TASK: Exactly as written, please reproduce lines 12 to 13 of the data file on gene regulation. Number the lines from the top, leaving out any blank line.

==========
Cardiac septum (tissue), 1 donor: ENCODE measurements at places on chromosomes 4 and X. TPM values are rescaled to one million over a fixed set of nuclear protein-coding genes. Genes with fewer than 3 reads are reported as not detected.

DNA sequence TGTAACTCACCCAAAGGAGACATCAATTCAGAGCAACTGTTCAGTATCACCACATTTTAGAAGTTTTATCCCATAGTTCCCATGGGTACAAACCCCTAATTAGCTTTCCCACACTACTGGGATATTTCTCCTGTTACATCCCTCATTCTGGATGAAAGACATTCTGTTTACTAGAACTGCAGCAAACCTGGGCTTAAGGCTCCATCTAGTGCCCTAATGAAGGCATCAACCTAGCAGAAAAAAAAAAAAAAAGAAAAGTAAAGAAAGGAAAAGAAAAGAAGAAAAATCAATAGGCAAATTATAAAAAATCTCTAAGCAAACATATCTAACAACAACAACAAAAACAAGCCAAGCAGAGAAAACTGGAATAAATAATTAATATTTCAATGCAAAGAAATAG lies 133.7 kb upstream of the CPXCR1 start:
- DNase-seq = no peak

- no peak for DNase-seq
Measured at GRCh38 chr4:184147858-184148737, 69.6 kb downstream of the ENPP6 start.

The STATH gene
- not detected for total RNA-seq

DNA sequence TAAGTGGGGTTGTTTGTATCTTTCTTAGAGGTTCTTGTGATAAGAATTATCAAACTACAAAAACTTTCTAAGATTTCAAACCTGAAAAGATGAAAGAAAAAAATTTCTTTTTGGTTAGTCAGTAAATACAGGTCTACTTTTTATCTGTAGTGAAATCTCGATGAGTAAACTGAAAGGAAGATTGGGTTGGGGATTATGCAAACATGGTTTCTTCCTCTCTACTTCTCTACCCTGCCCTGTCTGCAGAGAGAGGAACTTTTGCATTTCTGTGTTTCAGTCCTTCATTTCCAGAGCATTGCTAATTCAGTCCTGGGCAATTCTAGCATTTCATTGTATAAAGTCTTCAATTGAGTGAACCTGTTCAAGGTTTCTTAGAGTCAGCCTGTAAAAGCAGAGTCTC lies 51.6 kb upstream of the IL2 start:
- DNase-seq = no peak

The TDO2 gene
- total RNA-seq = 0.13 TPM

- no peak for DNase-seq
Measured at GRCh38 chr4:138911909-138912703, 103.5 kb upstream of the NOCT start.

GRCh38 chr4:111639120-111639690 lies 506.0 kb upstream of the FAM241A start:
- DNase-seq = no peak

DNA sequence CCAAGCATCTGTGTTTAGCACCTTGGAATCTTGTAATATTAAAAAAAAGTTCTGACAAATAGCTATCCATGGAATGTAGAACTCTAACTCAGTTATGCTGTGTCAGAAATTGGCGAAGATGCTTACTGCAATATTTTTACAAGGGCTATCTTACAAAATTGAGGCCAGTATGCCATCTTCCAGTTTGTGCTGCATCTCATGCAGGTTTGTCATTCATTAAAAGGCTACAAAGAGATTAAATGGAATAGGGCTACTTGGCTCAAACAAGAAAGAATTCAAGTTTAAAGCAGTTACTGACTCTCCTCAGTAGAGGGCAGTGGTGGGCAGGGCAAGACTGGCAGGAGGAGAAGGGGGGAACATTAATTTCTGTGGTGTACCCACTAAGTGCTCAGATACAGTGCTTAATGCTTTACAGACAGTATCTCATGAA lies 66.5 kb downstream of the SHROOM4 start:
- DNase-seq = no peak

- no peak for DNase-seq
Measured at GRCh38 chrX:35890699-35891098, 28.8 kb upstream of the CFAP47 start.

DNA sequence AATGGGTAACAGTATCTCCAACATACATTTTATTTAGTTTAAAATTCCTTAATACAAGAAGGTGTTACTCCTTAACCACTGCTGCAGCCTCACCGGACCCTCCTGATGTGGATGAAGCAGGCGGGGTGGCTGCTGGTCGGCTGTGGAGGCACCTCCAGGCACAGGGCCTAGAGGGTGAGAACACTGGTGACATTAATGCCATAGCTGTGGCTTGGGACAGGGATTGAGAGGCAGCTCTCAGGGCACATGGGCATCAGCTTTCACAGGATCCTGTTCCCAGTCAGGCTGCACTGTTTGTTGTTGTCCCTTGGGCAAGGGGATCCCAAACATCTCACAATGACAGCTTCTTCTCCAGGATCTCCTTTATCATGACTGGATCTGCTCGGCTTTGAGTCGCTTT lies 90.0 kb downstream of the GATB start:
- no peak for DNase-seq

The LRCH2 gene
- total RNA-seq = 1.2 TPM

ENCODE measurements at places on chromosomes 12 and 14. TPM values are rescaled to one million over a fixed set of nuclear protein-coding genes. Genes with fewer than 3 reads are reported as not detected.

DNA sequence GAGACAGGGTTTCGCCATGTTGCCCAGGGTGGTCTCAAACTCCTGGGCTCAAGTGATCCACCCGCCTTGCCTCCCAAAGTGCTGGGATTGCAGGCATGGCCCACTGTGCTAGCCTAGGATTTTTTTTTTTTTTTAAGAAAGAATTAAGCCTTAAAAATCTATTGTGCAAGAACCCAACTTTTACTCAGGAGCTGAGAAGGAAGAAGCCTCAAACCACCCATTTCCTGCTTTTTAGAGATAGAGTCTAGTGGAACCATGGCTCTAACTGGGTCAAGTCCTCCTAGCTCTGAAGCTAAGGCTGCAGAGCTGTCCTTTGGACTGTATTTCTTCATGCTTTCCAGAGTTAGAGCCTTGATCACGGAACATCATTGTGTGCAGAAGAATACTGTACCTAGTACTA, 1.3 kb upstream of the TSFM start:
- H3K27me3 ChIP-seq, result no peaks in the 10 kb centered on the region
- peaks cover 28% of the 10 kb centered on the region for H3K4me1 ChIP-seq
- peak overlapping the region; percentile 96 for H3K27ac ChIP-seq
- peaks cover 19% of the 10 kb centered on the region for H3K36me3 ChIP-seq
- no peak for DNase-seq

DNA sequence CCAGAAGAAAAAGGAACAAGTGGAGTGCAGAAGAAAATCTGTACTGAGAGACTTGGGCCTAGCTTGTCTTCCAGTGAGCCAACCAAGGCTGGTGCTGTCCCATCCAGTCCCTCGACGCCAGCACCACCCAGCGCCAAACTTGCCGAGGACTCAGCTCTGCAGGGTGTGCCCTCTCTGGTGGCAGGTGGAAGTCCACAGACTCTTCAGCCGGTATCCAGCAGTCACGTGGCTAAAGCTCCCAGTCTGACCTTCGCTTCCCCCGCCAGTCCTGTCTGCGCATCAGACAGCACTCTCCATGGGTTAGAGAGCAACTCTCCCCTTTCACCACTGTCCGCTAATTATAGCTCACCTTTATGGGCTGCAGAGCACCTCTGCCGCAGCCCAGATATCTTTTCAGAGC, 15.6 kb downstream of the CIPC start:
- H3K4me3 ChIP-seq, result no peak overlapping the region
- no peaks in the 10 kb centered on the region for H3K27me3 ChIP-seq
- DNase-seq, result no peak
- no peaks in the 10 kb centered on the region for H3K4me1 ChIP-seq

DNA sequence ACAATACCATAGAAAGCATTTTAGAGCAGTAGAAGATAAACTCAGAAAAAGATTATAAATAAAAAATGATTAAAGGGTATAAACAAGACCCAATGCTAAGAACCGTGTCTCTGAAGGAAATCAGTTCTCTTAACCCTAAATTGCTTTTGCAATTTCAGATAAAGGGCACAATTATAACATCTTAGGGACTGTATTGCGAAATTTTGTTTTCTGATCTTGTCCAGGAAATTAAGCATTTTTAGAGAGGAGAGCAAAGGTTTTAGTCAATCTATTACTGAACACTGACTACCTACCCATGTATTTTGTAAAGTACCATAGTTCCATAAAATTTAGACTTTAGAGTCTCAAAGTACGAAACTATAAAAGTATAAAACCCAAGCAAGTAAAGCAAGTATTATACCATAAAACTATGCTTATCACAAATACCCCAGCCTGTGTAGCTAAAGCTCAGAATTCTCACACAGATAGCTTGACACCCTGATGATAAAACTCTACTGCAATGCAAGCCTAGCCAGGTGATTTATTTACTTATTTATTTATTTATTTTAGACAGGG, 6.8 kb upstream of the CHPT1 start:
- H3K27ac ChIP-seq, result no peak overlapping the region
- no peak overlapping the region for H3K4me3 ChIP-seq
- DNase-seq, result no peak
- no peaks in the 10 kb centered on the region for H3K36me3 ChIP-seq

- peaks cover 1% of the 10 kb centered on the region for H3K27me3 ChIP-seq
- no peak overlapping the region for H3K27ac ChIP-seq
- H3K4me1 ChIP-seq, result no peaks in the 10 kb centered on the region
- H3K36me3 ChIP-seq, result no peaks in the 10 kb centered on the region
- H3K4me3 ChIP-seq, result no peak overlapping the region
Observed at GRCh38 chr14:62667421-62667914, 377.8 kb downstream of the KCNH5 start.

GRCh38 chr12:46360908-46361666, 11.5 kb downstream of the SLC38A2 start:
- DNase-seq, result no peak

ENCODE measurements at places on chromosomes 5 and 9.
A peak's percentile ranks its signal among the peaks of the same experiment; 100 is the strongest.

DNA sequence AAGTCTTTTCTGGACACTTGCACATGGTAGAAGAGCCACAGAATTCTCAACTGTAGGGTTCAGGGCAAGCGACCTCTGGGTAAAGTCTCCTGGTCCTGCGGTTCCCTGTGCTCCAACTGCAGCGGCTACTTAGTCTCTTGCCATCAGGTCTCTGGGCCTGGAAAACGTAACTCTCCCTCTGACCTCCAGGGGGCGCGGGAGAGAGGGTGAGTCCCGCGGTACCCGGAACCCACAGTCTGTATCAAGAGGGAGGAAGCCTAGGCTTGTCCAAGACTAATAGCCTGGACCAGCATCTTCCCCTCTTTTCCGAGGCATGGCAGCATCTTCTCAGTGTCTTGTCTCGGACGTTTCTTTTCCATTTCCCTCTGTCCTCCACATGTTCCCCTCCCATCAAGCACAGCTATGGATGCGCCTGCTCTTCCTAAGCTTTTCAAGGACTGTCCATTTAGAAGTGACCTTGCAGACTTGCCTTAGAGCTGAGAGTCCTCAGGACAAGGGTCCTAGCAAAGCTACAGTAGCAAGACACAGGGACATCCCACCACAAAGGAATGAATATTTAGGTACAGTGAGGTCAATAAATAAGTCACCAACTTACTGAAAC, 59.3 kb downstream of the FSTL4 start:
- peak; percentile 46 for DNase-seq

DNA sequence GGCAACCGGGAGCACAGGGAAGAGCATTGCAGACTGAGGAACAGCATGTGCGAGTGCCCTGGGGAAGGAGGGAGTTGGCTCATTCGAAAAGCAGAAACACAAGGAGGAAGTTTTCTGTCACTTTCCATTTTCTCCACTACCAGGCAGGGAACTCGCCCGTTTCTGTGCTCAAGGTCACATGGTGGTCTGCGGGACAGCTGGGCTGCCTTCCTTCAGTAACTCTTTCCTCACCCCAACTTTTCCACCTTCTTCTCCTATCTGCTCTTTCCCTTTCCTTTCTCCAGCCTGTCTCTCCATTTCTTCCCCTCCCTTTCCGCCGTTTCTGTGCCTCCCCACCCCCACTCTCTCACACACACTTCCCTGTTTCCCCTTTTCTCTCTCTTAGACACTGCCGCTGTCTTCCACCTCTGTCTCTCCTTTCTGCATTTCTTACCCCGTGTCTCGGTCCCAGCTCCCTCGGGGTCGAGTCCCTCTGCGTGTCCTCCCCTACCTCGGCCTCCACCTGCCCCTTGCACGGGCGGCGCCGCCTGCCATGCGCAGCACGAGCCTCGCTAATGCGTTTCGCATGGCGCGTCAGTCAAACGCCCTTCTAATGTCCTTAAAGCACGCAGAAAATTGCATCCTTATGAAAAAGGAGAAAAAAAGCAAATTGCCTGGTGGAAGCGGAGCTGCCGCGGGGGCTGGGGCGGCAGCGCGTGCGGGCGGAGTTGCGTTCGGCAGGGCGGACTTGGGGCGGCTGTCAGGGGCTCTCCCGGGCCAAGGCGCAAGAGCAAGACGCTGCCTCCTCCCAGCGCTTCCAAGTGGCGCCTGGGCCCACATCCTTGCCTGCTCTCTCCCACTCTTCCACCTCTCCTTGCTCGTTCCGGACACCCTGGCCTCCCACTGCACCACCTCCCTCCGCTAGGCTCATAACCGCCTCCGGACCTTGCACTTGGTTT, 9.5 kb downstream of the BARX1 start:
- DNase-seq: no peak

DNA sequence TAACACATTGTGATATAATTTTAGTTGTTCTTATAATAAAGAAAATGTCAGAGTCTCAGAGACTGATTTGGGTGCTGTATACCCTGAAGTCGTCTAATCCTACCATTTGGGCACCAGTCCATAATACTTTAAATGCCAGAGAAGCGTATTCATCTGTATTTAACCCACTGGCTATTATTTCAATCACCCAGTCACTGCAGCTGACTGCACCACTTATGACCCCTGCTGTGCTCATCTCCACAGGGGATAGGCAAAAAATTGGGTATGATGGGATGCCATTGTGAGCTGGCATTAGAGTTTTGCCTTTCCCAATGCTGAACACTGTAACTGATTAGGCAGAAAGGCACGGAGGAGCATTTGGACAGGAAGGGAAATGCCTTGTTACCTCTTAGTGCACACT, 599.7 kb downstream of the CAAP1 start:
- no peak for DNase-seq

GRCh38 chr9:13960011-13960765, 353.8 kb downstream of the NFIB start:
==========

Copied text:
- no peak for DNase-seq
Measured at GRCh38 chr4:138911909-138912703, 103.5 kb upstream of the NOCT start.